WASHINGTON – Former House Speaker Dennis Hastert will soon put to rest all the speculation about whether he will run for office again, his office said Tuesday. Elsewhere, bets are on that he will call it a day.
Hastert, a Republican in his 11th term, is making an announcement on Friday from the Kendall County Courthouse in his 14th Congressional District in Illinois. He is following the press conference with a luncheon and congressional briefing for donors and supporters of the eponymous Hastert Club.
"He has made a decision and he'll be announcing it on Friday," district press secretary Lulu Blacksmith said, declining to reveal what the decision is.
Rep. Ray LaHood, R-Ill., who served in the GOP leadership with Hastert and is retiring at the end of the 110th Congress, told CQ, a daily congressional newsletter, that he hadn't spoken to the lawmaker, but the announcement of a press conference is telling.
"Everybody was surprised when he stayed on beyond his speakership. He had reached the pinnacle of his political career as speaker. Staying on was totally about keeping the seat Republican and having some say in who his successor is," LaHood said.
The most powerful member of the House until the 2006 midterm election handed Democrats the majority in Congress, Hastert has quietly moved into the background.
As recently as July, the 65-year-old former wrestling coach said, "I'm running," according to the Cook County, Ill., Daily Herald. But news that Hastert is holding a press conference to state his plans has fueled speculation that he will not run.
Local media and Internet chatter indicate that many believe Hastert will not run. Robert Novak, a syndicated columnist with The Chicago Sun-Times, further stoked the rumors when he reported in July that Hastert had confided in a close former aide that he's unlikely to run and could resign before his term concludes, citing an anonymous source.
Hastert's fundraising also has slowed markedly. His campaign took in $157,946 in the period from April through June, and his cash on hand pales compared to previous years. His June 30 quarterly filing showed he only had $75,672 available. During the same period two years ago, Hastert had taken in $530,738 and had $686,633 on hand at the end, according to Federal Election Commission records.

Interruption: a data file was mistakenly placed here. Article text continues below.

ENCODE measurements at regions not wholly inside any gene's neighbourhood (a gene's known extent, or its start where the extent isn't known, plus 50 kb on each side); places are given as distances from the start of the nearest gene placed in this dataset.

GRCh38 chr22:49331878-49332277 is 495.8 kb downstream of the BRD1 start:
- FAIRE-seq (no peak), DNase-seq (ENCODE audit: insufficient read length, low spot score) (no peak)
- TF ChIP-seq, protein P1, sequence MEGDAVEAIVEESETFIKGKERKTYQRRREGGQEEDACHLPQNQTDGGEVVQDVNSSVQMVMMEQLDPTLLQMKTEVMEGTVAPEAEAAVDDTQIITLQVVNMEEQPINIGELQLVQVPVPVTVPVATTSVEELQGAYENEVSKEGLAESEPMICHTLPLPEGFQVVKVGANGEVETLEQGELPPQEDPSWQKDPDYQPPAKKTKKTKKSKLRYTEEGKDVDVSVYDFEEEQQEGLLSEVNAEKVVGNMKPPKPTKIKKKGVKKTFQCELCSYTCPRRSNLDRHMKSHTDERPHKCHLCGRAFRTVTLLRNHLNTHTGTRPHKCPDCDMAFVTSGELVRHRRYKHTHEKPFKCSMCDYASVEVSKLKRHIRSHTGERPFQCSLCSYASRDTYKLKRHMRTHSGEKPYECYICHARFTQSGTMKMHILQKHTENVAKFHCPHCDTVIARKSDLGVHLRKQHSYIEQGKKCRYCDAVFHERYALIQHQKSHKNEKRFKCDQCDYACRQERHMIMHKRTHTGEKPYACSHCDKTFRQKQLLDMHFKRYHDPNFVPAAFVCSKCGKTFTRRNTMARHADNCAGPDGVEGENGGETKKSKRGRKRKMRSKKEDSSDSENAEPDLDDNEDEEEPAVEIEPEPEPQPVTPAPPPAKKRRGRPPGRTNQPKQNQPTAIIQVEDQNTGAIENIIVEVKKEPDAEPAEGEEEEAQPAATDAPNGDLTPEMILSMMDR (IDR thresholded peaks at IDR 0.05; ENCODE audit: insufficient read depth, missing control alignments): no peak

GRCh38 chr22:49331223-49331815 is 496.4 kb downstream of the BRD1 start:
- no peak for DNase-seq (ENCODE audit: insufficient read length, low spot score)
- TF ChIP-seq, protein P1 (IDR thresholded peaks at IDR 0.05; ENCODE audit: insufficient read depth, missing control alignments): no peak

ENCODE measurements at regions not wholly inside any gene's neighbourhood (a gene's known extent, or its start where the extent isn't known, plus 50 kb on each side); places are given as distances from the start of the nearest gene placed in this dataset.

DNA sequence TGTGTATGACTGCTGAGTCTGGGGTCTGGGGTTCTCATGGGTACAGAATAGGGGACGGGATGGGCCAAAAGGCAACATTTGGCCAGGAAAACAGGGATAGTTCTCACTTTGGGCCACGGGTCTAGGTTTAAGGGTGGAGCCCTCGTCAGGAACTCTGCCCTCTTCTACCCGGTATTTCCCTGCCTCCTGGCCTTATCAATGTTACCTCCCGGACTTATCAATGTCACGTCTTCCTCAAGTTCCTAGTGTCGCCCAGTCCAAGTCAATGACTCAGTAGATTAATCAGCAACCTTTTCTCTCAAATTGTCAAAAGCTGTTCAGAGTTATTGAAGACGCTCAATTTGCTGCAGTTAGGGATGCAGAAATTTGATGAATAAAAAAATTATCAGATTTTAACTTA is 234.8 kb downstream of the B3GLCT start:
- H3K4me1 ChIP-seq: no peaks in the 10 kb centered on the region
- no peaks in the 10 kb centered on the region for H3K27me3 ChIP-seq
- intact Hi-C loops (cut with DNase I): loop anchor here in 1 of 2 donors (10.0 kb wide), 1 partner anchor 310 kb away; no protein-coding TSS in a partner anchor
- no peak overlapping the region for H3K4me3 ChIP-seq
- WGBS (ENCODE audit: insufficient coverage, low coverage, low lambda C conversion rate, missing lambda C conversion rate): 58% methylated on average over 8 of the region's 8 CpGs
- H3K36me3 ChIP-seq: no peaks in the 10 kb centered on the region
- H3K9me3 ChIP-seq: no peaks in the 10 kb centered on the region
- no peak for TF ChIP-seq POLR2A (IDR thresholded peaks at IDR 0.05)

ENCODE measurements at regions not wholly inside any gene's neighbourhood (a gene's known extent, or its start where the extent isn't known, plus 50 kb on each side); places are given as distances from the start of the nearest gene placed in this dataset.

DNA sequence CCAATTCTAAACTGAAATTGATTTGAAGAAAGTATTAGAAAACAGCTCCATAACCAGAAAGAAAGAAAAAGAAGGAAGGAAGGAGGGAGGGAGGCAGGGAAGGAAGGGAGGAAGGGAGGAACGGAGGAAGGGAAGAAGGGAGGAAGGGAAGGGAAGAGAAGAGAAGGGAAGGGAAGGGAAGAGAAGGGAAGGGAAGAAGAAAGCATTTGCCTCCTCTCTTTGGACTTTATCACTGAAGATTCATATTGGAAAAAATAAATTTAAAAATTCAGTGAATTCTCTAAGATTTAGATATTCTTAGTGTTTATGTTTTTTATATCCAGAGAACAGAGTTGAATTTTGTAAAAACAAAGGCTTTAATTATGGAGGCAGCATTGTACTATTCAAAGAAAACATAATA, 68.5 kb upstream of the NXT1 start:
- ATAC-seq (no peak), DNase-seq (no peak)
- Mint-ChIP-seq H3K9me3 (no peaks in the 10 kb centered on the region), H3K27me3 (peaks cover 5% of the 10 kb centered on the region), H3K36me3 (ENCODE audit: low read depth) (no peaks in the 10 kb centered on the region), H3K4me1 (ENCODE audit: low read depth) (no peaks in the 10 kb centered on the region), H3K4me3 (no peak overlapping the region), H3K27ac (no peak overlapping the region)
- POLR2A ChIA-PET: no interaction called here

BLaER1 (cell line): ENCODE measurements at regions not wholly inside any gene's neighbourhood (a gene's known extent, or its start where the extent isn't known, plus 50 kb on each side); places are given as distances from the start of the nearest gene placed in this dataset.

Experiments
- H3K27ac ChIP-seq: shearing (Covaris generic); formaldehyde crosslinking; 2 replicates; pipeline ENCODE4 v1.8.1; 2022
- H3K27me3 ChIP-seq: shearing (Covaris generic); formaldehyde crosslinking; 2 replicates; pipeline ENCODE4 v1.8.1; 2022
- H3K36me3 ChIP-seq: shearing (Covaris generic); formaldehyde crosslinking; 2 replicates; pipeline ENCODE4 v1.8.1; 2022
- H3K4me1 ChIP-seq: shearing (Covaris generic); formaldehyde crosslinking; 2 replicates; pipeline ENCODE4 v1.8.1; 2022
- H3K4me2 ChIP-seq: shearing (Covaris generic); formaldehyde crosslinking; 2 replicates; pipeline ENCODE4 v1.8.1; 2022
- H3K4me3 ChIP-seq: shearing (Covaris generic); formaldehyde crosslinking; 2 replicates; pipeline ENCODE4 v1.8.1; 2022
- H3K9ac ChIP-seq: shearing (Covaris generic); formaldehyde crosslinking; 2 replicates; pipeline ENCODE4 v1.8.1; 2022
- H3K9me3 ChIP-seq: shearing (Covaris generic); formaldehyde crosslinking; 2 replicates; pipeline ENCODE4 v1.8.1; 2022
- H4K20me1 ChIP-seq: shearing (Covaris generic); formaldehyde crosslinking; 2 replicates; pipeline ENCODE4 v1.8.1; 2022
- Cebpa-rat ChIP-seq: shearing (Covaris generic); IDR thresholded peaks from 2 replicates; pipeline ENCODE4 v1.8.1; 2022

Other Illinois lawmakers in apparently safe districts have raised considerably more money than Hastert, who won re-election last November with 60 percent of the vote. Democratic Rep. Rahm Emanuel had $1.26 million at the end of June; Rep. Jerry Costello, also a Democrat, had $1.7 million.
Ahead of the 2006 midterm election, Hastert had been speaker for nearly seven years — the longest tenure ever for a Republican House leader — but ethics scandals, including the Jack Abramoff lobbying probe as well as former Rep. Mark Foley's sexually explicit e-mails to a former teen page, cast a shadow over Hastert's leadership.
When the election was over, Republicans had lost 30 seats, Democrats had won control of both the House and Senate and Hastert — who removed himself from the race for House minority leader — did not remain in any of the House Republican leadership positions.
Possible GOP candidates are already lined up to fill Hastert's seat should he choose to give up the post he's held for 20 years. State Sen. Chris Lauzen, an Aurora Republican who lost a 1998 bid to become state comptroller, has said he would be a candidate for Congress if Hastert retires. Jim Oberweis, a failed candidate for governor and U.S. senator, recently attended the National Republican Congressional Committee's school for candidates.
FOXNews.com's Greg Simmons and The Associated Press contributed to this report.